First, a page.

STEM projects

Finding authentic audiences

Jamie Power (Associate Principal/e-learning Leader) always looks for opportunities to take his students' work beyond the classroom and share it with an authentic audience so that students understand their value as experts and possessors of important new skills and knowledge.

His students have found authentic audiences by: 

  • posting the video games they've made onto games communities, where they are played and reviewed by other gamers and coders
  • documenting their work in Multi-Touch Books and sharing them with parents and other STEM learners via iTunes
  • sharing their knowledge of coding and giving professional development to people from Te Aho o Te Kura Pounamu – The Correspondence School in Wellington
  • an inquiry into fudge – students made fudge, packaged it, promoted it, and sold it around the local community in order to raise funds for the Wellington free ambulance. They planned a budget to resource the project and documented their work using video.  

"Sharing that knowledge, and experiences that we've had, and projects, and, you know, all the good stuff that we're doing, we don't just want to keep it here, we want to share it and celebrate with other people, and get our information out there."

– Jamie Power, Associate Principal/e-learning Leader

Coding and computational thinking

Computational thinking is about looking at a problem in a way that a computer can help us to solve it. It is not thinking about computers or like computers.

– CAS Barefoot

More information »

Scaffolding coding with young learners

STEM leader, Barbara Ryan takes a scaffolded approach to teaching coding. Junior students develop their computational thinking practice using coding cards. During these sessions, they have demonstrated growth in their ability to apply logical thinking and directionality. Junior teachers have noticed a growth in some students’ ability to follow and give directional instructions.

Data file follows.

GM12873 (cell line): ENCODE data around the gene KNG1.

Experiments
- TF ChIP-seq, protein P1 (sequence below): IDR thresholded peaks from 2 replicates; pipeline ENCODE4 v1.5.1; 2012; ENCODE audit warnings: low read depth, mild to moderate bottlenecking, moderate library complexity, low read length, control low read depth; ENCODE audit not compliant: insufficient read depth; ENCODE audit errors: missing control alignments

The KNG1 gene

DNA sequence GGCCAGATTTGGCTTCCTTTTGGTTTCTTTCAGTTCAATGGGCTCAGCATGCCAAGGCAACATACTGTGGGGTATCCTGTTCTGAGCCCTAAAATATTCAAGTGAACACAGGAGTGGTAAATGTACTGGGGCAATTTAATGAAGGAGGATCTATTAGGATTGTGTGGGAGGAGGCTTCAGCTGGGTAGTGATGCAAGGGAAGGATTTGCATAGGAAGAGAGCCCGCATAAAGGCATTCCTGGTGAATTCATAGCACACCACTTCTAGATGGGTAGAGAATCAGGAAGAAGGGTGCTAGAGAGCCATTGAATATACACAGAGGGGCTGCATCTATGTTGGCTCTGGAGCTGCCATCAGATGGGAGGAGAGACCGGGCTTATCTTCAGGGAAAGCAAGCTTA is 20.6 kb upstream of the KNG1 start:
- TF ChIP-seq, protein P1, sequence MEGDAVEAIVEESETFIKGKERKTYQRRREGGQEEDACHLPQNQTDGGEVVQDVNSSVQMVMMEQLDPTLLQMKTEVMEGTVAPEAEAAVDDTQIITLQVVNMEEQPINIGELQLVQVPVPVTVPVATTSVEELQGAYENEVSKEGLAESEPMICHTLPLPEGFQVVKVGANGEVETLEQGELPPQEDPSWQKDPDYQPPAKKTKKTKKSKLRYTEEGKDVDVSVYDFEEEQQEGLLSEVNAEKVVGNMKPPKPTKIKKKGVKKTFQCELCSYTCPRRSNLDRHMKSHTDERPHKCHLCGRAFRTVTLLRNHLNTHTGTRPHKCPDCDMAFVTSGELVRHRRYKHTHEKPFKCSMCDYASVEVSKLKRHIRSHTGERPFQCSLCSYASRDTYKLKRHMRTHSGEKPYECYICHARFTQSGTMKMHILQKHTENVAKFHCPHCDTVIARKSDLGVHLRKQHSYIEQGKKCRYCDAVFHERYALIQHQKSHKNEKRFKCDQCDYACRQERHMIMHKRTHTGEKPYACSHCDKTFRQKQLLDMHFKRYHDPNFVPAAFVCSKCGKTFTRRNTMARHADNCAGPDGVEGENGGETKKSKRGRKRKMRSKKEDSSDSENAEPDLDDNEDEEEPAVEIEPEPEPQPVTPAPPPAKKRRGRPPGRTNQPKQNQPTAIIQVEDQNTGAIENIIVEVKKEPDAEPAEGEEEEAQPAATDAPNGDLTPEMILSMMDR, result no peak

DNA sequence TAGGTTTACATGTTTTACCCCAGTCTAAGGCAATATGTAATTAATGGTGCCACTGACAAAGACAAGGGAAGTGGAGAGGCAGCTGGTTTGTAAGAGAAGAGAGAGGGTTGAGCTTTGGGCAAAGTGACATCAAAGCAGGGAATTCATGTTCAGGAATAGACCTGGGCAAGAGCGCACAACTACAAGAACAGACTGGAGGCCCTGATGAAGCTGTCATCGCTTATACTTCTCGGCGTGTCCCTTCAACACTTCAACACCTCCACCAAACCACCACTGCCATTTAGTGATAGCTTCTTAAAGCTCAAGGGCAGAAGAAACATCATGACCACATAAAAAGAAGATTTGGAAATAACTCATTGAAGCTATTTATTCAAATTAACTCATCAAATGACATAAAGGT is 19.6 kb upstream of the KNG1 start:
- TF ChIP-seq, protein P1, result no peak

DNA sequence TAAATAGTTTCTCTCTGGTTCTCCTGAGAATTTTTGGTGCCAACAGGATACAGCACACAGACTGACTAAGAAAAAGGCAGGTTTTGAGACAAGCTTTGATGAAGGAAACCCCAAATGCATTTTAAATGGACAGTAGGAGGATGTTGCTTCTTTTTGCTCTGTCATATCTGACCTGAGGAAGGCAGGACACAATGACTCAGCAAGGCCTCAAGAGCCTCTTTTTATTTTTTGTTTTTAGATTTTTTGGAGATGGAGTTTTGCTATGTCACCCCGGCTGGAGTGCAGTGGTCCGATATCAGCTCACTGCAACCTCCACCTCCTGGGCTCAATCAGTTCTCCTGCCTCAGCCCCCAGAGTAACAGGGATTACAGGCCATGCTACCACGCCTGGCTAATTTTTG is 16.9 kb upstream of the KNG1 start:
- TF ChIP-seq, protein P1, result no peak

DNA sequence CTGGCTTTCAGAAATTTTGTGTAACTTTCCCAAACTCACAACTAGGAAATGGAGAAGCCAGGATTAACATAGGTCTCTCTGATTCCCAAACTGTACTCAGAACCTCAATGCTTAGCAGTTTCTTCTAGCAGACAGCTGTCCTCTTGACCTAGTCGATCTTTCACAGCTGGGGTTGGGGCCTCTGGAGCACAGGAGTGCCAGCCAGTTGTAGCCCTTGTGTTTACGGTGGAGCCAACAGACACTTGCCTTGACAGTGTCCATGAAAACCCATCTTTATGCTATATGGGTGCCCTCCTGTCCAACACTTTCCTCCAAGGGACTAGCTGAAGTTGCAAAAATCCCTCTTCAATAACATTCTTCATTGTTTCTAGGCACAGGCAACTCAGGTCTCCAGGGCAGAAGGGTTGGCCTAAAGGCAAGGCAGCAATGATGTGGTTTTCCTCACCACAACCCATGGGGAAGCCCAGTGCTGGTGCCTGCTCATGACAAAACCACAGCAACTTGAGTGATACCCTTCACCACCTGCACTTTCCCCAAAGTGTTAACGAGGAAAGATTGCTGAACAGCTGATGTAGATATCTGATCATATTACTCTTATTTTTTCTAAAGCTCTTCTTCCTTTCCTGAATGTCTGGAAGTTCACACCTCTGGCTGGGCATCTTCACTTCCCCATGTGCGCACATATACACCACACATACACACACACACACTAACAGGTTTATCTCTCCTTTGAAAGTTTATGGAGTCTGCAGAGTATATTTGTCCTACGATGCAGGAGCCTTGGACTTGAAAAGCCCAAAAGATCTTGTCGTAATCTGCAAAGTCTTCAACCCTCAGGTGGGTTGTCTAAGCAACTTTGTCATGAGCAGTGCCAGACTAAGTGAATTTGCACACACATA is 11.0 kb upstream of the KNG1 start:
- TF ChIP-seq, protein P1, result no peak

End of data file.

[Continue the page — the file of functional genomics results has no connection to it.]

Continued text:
Juniors at Muritai begin their journey into computational thinking using a hands-on approach. The next step is applying what they've learnt to coding apps on the iPad, such as Scratch Junior  and Bee-Bots.

Coding cards 


Learn code with Sphero

Students code sphero

Students use a coding app to move their Sphero around a series of challenges and mazes

Sphero is an effective way for students to start learning to apply computational thinking and coding skills.

By coding directional commands that automate the Sphero's movement, students grasp the basic principles of coding, which they can then apply to more sophisticated problems and contexts, such as using Scratch and Python to create apps and games. 

"We’ve done a lot of coding in the Scratch platform, etc. which is brilliant but can sometimes be a little bit artificial. This [Sphero] is more hands-on and they are actually seeing the application for what they’re doing. And just the engagement, I can see that they’re all excited about technology. We had visits to WelTec, looking at their School of Engineering and you could see the guys making connections with things we’ve learnt in class and being really excited and kind of seeing themselves in those roles as well. 'Hey I could be an engineer, that’s something I could do'."

– Melissa Coton, STEM leader

Reflecting on Sphero

Student outcomes

Following the renewed focus on STEM learning at Muritai School, teachers and leaders observed:

  • higher motivation and engagement in STEM learning 
  • an enthusiastic uptake of 21st-century skills and knowledge 
  • an increase in the number and diversity of student-directed projects and agentic learning opportunties
  • a disposition of innovation and outside-of-the-box thinking among students
  • a growth in collaboration and collaborative work
  • examples of students continuing STEM-related learning and projects at home and elsewhere
  • increased engagement from the community and participation in the learning of the students.

"We want the children to have some sort of agency. I think choice is big. You look around the room and I think out of the 27 kids that are here, we've got probably about six or seven things going on in class and they all seem to know what they're doing. So agency is having that choice in what they want to do and how they want to do it."

– Jamie Power, Associate Principal/e-learning Leader